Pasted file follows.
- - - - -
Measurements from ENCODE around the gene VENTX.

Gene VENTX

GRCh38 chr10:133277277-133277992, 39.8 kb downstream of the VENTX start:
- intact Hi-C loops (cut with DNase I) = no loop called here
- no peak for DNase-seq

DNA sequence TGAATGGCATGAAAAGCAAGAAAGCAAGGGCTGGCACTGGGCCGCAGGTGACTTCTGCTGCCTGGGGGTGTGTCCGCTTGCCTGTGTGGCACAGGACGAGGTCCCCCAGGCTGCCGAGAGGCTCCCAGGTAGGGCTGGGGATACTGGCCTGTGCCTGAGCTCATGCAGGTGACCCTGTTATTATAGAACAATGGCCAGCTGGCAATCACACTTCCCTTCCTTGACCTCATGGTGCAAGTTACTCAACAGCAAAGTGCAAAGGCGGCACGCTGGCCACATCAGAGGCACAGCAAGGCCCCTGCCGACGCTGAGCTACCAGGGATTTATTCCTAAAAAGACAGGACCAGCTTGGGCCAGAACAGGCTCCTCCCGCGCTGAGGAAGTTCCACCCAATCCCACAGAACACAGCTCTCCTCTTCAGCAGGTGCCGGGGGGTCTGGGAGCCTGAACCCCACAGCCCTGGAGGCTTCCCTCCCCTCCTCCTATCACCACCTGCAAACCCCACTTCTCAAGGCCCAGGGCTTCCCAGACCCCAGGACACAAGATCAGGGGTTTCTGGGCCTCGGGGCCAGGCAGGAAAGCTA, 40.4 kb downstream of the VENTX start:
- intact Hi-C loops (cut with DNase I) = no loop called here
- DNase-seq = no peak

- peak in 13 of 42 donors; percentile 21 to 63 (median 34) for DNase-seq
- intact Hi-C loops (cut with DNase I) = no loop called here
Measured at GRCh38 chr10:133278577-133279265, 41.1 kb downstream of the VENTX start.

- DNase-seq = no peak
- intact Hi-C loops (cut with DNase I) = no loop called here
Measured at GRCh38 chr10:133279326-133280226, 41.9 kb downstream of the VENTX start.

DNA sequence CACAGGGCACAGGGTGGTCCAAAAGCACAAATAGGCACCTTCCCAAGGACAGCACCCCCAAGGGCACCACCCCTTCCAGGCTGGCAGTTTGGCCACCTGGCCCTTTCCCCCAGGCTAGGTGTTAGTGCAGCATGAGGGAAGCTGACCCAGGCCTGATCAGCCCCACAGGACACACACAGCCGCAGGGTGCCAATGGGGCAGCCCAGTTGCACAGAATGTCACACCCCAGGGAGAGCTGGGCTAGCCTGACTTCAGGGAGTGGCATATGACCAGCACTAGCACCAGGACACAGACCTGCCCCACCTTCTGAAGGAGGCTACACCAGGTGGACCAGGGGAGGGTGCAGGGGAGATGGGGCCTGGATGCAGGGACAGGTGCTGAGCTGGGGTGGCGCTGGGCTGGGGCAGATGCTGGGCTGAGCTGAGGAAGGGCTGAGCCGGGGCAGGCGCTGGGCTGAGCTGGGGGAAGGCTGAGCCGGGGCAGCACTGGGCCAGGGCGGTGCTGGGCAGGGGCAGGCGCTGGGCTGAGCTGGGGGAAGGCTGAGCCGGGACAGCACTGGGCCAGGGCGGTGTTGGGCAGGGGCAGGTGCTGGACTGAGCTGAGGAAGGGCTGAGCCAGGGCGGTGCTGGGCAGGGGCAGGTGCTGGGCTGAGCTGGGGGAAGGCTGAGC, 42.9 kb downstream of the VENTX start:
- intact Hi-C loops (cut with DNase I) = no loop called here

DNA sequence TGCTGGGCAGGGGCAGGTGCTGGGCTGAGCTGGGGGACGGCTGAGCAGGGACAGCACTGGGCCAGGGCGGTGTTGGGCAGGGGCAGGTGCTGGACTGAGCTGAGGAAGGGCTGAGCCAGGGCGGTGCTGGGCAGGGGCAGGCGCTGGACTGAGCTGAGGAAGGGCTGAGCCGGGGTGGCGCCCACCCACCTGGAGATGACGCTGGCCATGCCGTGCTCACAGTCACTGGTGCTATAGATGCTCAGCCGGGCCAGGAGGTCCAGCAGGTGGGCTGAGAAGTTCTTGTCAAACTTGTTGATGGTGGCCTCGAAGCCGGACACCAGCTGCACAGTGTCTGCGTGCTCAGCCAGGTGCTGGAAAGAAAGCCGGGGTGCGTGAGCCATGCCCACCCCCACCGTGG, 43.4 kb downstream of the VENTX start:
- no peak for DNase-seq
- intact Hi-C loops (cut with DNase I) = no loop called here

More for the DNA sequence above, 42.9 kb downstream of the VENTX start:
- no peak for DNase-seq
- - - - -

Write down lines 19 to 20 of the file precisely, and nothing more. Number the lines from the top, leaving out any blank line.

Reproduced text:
- intact Hi-C loops (cut with DNase I) = no loop called here

More for the DNA sequence above, 42.9 kb downstream of the VENTX start: